Same-sex mar­riage by Christ­mas, PM vows

The Timaru Herald - - WORLD -

AUS­TRALIA: Prime Min­is­ter Mal­colm Turn­bull wants fed­eral par­lia­ment to ap­prove same-sex mar­riage laws be­fore Christ­mas af­ter Aus­tralians de­liv­ered their ‘‘un­equiv­o­cal’’ ap­proval in a vol­un­tary postal sur­vey.

‘‘It is our job now to get on with it, and get this done,’’ Turn­bull said yes­ter­day, shortly af­ter the Australian Bureau of Sta­tis­tics an­nounced a 61.6 per cent ‘‘yes’’ vote.

‘‘I say to all Aus­tralians, what­ever your views on this is­sue may be, we must re­spect the voice of the peo­ple. We asked them for their opinion, and they have given it to us. It is un­equiv­o­cal, it is over­whelm­ing.’’

A ma­jor­ity ‘‘yes’’ vote was recorded in 133 of the 150 fed­eral elec­torates across the coun­try. Every state and ter­ri­tory recorded a ma­jor­ity ‘‘yes’’ re­sult ex­cept for New South Wales, which re­turned less than 60 per cent ap­proval.

More than 12.7 mil­lion peo­ple - nearly 80 per cent of el­i­gi­ble vot­ers - took part in the sur­vey. Of those, 7.8 mil­lion voted yes and 4.9 mil­lion said no.

Par­lia­men­tary de­bate to le­galise same-sex mar­riage could be­gin as early as to­day.

Tears of joy flowed at Prince Al­fred Park in cen­tral Syd­ney as thou­sands of equal­ity sup­port­ers learned the re­sult of the postal vote. Singer John Paul Young launched into his hit Love Is In The Air as cou­ples kissed and friends em­braced.

As bot­tles of cham­pagne were popped and rain­bow flags flew high, Equal­ity Cam­paign or­gan­iser Alex Green­wich told the crowd it had just ex­pe­ri­enced a huge mo­ment in his­tory. ‘‘We will re­flect on this day as a day that has truly made our coun­try proud,’’ he said.

In Mel­bourne, a crowd of thou­sands who packed the lawns out­side the State Li­brary erupted with screams of joy as cham­pagne corks ex­ploded into the sky.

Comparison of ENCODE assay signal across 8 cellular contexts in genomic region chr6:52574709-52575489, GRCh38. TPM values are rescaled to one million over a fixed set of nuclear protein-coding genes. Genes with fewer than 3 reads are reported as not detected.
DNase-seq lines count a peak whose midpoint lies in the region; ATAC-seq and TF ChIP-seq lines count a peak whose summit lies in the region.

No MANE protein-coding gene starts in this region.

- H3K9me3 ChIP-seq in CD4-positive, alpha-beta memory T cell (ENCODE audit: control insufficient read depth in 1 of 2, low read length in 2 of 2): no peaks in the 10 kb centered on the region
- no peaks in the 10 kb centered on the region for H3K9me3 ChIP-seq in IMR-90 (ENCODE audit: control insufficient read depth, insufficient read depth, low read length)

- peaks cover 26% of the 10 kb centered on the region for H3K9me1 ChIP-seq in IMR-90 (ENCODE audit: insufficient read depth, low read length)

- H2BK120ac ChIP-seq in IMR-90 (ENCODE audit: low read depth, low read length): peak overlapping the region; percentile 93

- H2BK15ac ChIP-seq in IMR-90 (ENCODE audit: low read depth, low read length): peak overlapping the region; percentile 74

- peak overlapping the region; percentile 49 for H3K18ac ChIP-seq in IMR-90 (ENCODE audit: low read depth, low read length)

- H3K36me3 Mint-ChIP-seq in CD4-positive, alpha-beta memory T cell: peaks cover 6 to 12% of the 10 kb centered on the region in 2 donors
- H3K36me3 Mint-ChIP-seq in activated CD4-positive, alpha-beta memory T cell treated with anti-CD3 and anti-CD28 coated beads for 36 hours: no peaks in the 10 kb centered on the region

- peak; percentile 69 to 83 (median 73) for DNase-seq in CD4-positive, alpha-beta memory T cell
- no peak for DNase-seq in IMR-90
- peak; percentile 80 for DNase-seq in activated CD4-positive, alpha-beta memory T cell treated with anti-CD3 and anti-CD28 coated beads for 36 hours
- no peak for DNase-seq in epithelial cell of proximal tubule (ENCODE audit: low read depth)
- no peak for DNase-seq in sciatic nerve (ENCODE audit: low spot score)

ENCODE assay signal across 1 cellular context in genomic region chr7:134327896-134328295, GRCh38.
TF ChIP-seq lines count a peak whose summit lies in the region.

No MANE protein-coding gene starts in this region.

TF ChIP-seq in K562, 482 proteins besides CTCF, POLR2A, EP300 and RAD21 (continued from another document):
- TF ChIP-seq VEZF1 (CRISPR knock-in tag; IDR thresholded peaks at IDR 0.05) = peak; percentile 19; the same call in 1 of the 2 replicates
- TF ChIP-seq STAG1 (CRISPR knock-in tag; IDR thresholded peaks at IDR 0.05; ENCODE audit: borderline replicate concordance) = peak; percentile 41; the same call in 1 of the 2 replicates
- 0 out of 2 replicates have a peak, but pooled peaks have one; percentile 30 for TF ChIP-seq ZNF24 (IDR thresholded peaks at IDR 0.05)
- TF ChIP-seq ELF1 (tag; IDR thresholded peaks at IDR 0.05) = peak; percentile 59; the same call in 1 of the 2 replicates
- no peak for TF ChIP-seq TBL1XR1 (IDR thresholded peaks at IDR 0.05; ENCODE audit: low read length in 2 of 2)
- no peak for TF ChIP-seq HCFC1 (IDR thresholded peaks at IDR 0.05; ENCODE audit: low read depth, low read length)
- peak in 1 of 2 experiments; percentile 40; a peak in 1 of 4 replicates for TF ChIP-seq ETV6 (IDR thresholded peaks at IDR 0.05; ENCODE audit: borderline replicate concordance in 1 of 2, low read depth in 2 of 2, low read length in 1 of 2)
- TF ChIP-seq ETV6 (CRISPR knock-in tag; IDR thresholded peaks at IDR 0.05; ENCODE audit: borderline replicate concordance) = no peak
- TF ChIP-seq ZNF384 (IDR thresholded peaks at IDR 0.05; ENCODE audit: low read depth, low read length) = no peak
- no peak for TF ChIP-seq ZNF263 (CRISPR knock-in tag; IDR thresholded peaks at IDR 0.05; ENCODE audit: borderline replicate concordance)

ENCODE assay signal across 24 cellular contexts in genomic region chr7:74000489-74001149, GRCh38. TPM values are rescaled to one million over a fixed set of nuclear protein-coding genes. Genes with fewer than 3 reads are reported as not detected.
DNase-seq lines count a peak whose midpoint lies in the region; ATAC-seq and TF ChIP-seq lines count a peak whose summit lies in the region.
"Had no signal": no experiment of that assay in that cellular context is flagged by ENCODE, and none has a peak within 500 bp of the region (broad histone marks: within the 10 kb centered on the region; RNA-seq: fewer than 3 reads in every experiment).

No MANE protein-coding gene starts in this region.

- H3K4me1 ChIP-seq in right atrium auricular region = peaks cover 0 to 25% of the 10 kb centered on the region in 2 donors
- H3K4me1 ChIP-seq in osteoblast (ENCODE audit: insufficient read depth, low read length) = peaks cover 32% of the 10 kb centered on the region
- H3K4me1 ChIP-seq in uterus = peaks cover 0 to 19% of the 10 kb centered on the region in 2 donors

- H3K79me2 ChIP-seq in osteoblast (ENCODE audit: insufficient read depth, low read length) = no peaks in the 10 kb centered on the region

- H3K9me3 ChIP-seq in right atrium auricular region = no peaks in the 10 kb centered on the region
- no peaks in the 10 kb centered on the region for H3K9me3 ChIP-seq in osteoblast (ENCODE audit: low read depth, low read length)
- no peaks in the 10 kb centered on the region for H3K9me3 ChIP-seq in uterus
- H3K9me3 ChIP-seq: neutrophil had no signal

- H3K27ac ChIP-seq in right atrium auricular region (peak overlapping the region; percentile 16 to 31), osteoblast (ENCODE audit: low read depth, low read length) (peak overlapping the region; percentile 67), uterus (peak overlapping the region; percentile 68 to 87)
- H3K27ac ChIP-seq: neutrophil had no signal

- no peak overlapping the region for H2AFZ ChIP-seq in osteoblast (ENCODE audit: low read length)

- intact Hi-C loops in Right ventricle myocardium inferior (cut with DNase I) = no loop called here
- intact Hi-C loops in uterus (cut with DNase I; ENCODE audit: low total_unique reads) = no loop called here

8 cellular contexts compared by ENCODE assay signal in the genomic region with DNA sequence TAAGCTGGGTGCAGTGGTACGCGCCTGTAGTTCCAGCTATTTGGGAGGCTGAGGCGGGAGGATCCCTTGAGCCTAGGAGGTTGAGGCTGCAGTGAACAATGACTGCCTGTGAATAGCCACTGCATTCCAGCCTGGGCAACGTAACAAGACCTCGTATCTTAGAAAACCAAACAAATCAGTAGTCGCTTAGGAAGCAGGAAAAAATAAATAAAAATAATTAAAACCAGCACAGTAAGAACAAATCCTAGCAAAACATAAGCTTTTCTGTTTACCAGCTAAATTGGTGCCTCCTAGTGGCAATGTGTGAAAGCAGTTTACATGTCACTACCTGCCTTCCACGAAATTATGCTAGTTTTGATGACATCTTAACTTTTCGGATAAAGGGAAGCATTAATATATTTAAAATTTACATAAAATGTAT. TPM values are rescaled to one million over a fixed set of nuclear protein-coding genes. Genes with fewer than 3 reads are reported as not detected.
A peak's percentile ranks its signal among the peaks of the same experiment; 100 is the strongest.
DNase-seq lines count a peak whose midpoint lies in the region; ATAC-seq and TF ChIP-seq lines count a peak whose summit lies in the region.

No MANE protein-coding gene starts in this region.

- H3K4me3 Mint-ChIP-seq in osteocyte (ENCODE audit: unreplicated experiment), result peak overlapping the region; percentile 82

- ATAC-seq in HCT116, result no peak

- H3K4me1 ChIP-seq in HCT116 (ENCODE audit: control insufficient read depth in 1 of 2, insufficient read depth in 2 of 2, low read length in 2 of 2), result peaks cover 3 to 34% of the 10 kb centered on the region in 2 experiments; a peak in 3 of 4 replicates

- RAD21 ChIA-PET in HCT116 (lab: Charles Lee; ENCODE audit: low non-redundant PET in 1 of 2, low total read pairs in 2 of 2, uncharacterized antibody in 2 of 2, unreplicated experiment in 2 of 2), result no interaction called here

La­bor Party leader Bill Shorten ad­dressed the crowd, yelling ‘‘yes, yes, yes’’. He said ‘‘un­con­di­tional love al­ways has the last word’’, and apol­o­gised to the com­mu­nity for hav­ing to en­dure the postal sur­vey. – AAP

Calm down, says ab­sent PM

Ten days af­ter his sur­prise res­ig­na­tion plunged Lebanon into cri­sis and raised fears of re­gional tur­moil, Prime Min­is­ter Saad Hariri yes­ter­day called on ev­ery­one to ‘‘chill’’. In his first per­sonal tweet since trav­el­ling to Saudi Ara­bia ear­lier this month, where he an­nounced he would step down in a pre-recorded mes­sage that led many to think he was be­ing held against his will, Hariri said he planned to re­turn to Lebanon in the next two days. ‘‘Peo­ple, I am fine. And God will­ing, I will come back in a cou­ple of days. Let’s chill.’’ Hariri wrote, adding that he was in good shape. Pres­i­dent Michel Aoun has re­fused to ac­cept Hariri’s res­ig­na­tion and has urged him to come home.

Rov­ing gun­man shot dead

A gun­man killed four peo­ple and in­jured two chil­dren in a shoot­ing ram­page in north­ern Cal­i­for­nia’s Te­hama County yes­ter­day be­fore he was fa­tally shot by law en­force­ment. Au­thor­i­ties de­scribed a chaotic scene in which a gun­man in a stolen car ap­peared to pick tar­gets at ran­dom in the ru­ral county. They said the shoot­ings ap­peared to have be­gun as a ‘‘do­mes­tic vi­o­lence in­ci­dent’’, but did not pro­vide de­tails. The Te­hama County sher­iff’s of­fice said it was deal­ing with seven crime scenes and that 10 vic­tims were be­ing treated for in­juries.

New hope for ba­nanas

The multi­bil­lion-dol­lar global ba­nana in­dus­try, at risk from a deadly dis­ease, could be saved by a sci­en­tific break­through by an Australian univer­sity. The Queens­land Univer­sity of Tech­nol­ogy has ge­net­i­cally mod­i­fied Cavendish ba­nanas us­ing a wild gene, re­sult­ing in strongly re­sis­tant and Panama (TR4) dis­ease-free plants across a three-year trial. Trial leader Pro­fes­sor James Dale said it was a ma­jor step to­wards pro­tect­ing the US$12 bil­lion (NZ$17.5b) Cavendish global ex­port busi­ness. ‘‘TR4 can re­main in the soil for more than 40 years, and there is no ef­fec­tive chem­i­cal con­trol for it. It is a huge prob­lem,’’ he said. The dis­ease has dev­as­tated Cavendish plan­ta­tions in many parts of the world and is spread­ing rapidly across Asia, and was found at a far north Queens­land farm ear­lier this year.

PHOTO: GETTY IMAGES

Sup­port­ers of same-sex mar­riage cel­e­brate out­side the State Li­brary in Mel­bourne af­ter the re­sult of the postal sur­vey - a 61.6 per cent ‘‘yes’’ vote - is an­nounced. Aus­tralia’s fed­eral par­lia­ment is set to de­bate a law change.

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